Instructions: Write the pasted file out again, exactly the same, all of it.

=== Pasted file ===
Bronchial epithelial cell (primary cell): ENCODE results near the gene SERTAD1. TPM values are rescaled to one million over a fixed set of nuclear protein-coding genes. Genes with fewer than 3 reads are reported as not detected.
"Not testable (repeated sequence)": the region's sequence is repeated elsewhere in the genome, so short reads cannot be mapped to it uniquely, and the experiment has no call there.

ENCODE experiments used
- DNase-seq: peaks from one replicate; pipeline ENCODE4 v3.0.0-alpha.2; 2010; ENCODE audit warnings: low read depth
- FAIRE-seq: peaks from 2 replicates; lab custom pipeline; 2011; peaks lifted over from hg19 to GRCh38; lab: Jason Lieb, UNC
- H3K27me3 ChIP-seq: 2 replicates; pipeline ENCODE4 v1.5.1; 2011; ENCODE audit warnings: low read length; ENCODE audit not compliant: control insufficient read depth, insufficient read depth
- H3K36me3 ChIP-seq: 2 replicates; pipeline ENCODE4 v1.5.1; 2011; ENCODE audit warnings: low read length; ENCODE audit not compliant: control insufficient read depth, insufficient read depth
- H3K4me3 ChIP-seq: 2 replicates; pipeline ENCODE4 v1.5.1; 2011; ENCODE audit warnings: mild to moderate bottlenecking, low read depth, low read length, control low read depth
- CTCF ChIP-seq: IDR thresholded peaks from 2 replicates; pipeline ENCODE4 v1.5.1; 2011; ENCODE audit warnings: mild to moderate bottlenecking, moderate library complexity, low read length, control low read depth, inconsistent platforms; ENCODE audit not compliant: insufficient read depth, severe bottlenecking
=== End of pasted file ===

Bronchial epithelial cell (primary cell): ENCODE results near the gene SERTAD1. TPM values are rescaled to one million over a fixed set of nuclear protein-coding genes. Genes with fewer than 3 reads are reported as not detected.
"Not testable (repeated sequence)": the region's sequence is repeated elsewhere in the genome, so short reads cannot be mapped to it uniquely, and the experiment has no call there.

ENCODE experiments used
- DNase-seq: peaks from one replicate; pipeline ENCODE4 v3.0.0-alpha.2; 2010; ENCODE audit warnings: low read depth
- FAIRE-seq: peaks from 2 replicates; lab custom pipeline; 2011; peaks lifted over from hg19 to GRCh38; lab: Jason Lieb, UNC
- H3K27me3 ChIP-seq: 2 replicates; pipeline ENCODE4 v1.5.1; 2011; ENCODE audit warnings: low read length; ENCODE audit not compliant: control insufficient read depth, insufficient read depth
- H3K36me3 ChIP-seq: 2 replicates; pipeline ENCODE4 v1.5.1; 2011; ENCODE audit warnings: low read length; ENCODE audit not compliant: control insufficient read depth, insufficient read depth
- H3K4me3 ChIP-seq: 2 replicates; pipeline ENCODE4 v1.5.1; 2011; ENCODE audit warnings: mild to moderate bottlenecking, low read depth, low read length, control low read depth
- CTCF ChIP-seq: IDR thresholded peaks from 2 replicates; pipeline ENCODE4 v1.5.1; 2011; ENCODE audit warnings: mild to moderate bottlenecking, moderate library complexity, low read length, control low read depth, inconsistent platforms; ENCODE audit not compliant: insufficient read depth, severe bottlenecking